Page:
Monday, January 09, 2006
Philosophy at the Breakfast Table
Over tea and toast at the breakfast table this morning, Jeff read to me a few paragraphs from Broca's Brain , a book by Carl Sagan. From the point of view of a scientist and an atheist, Sagan was discussing the different cultural and religious theories considering the origins of the universe.
Sagan's perspective is that it's all a little presumptuous for humankind to believe they can comprehend the beginnings and mysteries of the vast and awesome cosmos, and he says so.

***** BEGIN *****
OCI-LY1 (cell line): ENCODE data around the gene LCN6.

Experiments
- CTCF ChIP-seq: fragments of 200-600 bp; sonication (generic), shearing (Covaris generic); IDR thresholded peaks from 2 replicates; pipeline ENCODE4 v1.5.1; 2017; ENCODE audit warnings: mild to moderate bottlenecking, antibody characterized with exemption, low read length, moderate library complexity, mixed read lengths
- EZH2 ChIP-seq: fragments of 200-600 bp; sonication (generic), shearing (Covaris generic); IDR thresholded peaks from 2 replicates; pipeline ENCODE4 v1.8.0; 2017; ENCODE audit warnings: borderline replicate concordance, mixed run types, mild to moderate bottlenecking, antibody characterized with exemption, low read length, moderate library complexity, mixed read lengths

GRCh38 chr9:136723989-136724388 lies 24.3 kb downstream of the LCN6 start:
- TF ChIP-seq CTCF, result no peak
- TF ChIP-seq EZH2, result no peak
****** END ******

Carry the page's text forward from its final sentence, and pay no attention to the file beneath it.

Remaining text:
But he did offer a passage from a Hindu holy book, the Rig Veda (X:129) explaining what humans can know about creation which Sagan figured offered a "more realistic view of the matter":
Who knows for certain? Who shall here declare it?
Whence was it born, whence came creation?
The gods are later than this world's formation;
Who then can know the origins of the world?
None knows whence creation arose;
And whether he has or has not made it;
He who surveys it from the lofty skies,
Only he knows--or perhaps he knows not.
It's food for thought for the rest of the day...I have to say that the thought of even the gods being a little mystified about it all is oddly compelling.